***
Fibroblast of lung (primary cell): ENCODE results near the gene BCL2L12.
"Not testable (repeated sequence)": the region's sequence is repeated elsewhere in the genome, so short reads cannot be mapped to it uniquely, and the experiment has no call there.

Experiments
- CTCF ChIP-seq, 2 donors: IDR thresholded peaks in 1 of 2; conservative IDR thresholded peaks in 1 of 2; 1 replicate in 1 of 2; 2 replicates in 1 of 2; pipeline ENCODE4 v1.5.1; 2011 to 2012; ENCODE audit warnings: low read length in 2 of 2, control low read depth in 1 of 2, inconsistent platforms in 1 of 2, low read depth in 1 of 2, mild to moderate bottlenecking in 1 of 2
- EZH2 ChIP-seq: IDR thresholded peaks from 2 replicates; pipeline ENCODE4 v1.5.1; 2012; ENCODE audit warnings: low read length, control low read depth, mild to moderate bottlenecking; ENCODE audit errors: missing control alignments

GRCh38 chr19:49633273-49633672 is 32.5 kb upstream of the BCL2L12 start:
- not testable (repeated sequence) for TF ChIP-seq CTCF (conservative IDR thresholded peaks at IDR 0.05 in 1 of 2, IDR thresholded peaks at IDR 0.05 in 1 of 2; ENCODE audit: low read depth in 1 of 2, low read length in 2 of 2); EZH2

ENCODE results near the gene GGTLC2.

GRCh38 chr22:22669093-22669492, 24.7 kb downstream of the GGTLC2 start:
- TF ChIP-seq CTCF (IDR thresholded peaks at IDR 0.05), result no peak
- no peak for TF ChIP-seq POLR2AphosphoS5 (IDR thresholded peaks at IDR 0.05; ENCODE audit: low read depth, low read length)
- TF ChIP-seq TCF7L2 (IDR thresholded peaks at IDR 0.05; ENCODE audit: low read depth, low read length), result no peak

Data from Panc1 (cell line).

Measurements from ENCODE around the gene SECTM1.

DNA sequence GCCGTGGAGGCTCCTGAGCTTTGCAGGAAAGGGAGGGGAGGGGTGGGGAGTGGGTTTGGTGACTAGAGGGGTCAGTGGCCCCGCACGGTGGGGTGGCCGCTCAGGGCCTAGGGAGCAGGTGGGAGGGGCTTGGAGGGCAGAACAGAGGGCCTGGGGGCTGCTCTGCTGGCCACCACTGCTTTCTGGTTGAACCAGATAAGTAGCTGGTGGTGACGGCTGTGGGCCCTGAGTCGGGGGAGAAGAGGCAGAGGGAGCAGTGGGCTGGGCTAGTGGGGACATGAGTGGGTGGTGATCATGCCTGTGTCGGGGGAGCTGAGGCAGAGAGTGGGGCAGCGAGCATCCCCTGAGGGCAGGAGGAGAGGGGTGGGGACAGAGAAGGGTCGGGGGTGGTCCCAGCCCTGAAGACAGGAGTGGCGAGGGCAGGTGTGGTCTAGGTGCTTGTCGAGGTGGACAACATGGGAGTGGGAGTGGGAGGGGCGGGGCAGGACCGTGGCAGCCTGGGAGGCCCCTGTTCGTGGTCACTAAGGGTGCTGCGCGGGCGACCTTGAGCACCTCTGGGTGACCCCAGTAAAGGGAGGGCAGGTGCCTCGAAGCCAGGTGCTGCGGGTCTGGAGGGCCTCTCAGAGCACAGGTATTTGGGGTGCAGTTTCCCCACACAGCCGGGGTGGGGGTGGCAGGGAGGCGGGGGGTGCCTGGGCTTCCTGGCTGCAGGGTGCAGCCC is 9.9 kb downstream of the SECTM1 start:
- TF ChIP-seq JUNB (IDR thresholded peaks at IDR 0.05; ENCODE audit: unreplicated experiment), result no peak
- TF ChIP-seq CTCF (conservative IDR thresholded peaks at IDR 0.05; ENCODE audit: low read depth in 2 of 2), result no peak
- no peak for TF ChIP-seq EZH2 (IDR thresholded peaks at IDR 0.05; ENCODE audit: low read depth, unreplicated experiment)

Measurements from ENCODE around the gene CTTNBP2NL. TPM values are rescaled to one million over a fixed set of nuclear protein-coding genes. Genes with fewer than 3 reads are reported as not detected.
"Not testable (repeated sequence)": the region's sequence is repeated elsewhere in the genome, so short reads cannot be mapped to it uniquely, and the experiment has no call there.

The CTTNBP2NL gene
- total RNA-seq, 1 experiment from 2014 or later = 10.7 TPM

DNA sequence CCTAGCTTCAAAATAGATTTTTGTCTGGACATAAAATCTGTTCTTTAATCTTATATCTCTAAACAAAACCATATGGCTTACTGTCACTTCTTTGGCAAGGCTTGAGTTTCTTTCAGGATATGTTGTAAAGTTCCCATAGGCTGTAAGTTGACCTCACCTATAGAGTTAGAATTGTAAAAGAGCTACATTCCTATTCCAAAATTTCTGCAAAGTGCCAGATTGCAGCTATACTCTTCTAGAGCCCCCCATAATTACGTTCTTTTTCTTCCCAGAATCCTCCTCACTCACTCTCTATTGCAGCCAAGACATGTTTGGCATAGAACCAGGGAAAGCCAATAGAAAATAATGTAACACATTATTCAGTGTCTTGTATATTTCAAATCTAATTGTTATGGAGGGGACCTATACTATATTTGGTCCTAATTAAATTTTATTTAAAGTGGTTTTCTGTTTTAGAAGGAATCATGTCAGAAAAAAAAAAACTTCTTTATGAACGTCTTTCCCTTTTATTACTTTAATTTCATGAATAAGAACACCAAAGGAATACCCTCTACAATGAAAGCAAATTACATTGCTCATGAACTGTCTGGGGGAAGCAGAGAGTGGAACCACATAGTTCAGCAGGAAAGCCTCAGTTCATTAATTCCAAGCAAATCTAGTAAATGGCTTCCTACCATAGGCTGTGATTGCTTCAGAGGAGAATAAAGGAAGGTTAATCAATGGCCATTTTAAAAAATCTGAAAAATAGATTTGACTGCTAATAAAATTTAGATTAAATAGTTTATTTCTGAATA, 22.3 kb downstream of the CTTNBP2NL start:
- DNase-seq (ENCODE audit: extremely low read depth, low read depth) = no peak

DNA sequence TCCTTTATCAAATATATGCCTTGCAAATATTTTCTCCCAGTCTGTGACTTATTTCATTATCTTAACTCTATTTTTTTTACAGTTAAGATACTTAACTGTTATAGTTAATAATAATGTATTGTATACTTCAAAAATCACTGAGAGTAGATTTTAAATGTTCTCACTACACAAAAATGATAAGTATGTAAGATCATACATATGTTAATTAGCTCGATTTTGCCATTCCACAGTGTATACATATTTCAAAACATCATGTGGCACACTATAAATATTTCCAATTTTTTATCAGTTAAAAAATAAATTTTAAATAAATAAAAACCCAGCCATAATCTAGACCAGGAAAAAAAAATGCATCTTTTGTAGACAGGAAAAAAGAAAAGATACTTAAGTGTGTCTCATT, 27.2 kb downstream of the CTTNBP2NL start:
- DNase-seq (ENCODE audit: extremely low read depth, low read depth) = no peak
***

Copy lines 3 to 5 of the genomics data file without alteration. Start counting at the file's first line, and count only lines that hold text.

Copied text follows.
Experiments
- CTCF ChIP-seq, 2 donors: IDR thresholded peaks in 1 of 2; conservative IDR thresholded peaks in 1 of 2; 1 replicate in 1 of 2; 2 replicates in 1 of 2; pipeline ENCODE4 v1.5.1; 2011 to 2012; ENCODE audit warnings: low read length in 2 of 2, control low read depth in 1 of 2, inconsistent platforms in 1 of 2, low read depth in 1 of 2, mild to moderate bottlenecking in 1 of 2
- EZH2 ChIP-seq: IDR thresholded peaks from 2 replicates; pipeline ENCODE4 v1.5.1; 2012; ENCODE audit warnings: low read length, control low read depth, mild to moderate bottlenecking; ENCODE audit errors: missing control alignments